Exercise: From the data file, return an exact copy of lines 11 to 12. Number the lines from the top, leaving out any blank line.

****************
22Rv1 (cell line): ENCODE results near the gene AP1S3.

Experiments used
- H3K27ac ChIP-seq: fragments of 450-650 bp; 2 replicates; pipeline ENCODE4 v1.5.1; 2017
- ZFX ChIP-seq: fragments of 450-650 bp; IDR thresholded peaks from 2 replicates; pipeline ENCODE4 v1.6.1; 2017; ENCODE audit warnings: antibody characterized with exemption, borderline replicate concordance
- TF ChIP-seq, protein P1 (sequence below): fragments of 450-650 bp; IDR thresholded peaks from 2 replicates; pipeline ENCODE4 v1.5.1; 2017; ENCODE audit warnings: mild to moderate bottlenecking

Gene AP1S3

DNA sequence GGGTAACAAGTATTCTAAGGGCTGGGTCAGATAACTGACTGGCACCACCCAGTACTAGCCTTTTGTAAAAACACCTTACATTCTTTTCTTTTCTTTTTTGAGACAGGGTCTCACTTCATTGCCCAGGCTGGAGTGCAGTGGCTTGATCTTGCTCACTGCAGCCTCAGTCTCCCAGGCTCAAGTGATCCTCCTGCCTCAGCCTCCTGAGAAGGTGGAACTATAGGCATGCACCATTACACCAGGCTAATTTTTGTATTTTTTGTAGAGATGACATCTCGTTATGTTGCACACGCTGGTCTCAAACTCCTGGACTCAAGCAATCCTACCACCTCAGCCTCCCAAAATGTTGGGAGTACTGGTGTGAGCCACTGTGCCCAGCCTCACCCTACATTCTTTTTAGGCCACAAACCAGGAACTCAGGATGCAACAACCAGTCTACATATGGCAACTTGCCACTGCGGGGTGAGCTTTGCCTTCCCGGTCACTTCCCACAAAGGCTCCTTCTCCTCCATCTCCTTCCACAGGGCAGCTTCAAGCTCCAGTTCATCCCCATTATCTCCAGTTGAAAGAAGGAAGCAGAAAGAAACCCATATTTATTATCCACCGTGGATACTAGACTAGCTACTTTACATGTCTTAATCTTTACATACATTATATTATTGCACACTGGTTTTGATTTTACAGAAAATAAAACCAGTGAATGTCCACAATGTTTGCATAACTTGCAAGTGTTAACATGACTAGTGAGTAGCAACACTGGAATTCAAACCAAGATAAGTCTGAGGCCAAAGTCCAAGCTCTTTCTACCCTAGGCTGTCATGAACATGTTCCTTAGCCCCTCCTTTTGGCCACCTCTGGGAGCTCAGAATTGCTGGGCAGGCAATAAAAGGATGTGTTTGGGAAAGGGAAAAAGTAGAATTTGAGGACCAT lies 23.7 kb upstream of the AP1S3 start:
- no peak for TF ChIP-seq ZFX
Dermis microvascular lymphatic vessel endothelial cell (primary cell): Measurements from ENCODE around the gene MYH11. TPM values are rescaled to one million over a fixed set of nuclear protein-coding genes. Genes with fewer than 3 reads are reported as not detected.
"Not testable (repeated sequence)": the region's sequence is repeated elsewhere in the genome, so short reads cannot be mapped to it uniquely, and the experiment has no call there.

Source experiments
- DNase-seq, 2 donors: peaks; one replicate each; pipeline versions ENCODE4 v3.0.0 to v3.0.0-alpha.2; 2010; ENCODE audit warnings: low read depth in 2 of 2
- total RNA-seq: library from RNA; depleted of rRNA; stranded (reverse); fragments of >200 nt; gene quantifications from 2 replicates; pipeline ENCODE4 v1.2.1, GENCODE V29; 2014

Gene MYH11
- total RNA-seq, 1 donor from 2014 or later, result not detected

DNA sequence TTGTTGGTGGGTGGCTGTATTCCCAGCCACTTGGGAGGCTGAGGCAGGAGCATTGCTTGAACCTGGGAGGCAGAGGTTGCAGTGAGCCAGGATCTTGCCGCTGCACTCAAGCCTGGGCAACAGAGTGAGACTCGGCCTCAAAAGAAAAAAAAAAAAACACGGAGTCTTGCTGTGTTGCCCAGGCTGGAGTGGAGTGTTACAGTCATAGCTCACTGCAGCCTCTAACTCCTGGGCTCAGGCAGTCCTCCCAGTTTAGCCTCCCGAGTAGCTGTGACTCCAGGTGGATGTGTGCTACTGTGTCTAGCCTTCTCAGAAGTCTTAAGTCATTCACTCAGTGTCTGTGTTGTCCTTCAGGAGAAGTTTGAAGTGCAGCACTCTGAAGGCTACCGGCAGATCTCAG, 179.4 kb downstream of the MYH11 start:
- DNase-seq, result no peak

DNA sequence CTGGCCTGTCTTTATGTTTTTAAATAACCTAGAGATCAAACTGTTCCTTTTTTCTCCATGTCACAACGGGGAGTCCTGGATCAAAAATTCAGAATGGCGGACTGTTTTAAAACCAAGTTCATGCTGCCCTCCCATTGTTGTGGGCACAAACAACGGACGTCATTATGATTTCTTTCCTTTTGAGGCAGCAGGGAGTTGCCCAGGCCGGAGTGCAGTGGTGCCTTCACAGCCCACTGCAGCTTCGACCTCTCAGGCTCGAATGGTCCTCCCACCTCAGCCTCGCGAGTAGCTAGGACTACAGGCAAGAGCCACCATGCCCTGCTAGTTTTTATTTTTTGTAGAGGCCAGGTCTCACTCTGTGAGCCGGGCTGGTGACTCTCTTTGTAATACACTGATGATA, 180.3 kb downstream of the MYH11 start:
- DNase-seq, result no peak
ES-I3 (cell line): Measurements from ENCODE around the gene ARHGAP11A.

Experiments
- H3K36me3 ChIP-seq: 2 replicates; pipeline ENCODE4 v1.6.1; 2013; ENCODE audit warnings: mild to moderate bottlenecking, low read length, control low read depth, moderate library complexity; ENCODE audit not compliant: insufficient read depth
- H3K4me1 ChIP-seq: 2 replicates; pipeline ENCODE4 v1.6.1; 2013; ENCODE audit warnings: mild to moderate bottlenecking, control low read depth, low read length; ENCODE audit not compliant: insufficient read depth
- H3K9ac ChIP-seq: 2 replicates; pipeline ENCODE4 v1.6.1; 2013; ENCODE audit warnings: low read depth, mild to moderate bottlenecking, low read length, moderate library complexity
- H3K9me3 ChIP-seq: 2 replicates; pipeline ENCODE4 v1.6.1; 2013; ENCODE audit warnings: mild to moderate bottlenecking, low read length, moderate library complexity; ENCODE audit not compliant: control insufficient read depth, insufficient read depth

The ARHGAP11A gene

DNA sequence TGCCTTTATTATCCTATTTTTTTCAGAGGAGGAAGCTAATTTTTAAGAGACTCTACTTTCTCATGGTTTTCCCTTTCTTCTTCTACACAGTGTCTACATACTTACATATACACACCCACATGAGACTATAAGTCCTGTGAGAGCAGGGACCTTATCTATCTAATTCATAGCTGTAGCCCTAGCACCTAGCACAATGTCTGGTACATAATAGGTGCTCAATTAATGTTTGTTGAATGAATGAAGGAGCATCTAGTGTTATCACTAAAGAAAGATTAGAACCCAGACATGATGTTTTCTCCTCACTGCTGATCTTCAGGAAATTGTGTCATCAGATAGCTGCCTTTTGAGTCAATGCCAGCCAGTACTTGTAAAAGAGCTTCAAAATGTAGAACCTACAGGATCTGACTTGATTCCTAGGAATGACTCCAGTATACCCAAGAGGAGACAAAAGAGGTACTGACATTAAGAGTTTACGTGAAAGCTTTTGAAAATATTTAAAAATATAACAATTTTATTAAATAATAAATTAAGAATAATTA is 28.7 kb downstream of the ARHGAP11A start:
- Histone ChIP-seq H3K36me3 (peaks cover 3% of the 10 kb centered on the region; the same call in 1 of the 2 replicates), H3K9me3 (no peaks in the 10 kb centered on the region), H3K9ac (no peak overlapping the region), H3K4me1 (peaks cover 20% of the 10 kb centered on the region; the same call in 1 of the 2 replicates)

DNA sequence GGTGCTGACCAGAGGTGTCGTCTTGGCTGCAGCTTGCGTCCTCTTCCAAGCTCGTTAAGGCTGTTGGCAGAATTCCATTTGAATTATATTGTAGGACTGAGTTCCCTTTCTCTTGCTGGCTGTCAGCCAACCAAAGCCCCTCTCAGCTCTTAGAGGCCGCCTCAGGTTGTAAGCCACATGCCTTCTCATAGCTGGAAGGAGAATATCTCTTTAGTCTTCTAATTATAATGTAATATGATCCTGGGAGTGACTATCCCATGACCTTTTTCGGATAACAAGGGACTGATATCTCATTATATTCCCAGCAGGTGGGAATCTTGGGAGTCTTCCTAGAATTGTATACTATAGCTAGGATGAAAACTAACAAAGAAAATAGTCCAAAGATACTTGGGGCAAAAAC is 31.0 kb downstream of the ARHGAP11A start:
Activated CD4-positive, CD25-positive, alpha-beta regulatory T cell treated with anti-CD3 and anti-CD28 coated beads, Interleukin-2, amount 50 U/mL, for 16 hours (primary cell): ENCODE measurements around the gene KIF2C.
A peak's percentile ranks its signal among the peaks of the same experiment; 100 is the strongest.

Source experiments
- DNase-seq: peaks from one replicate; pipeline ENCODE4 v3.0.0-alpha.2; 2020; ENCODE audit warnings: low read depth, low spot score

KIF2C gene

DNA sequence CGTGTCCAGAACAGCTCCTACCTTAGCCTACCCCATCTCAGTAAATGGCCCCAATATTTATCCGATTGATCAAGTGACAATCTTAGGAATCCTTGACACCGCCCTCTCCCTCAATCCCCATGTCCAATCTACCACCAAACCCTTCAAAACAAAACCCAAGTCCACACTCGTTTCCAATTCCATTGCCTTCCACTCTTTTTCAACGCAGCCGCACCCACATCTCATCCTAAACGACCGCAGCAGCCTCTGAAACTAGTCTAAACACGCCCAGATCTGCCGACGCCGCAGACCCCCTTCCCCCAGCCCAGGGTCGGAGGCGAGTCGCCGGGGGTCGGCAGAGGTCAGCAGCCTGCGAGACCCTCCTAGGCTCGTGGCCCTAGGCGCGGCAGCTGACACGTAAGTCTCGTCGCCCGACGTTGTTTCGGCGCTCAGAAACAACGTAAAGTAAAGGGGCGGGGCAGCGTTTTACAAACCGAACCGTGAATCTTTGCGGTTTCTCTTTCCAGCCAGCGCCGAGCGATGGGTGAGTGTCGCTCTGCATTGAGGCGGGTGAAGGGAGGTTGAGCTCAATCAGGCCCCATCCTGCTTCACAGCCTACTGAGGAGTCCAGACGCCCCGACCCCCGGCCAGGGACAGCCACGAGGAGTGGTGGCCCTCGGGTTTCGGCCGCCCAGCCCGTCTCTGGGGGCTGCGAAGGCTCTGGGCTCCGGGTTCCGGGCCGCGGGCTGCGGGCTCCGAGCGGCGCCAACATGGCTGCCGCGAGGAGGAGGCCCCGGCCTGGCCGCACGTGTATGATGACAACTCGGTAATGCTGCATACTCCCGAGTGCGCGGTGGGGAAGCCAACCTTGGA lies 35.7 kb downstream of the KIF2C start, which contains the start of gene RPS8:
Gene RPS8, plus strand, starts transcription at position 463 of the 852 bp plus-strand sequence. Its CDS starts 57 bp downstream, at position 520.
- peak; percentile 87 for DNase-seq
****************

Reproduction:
Source experiments
- DNase-seq, 2 donors: peaks; one replicate each; pipeline versions ENCODE4 v3.0.0 to v3.0.0-alpha.2; 2010; ENCODE audit warnings: low read depth in 2 of 2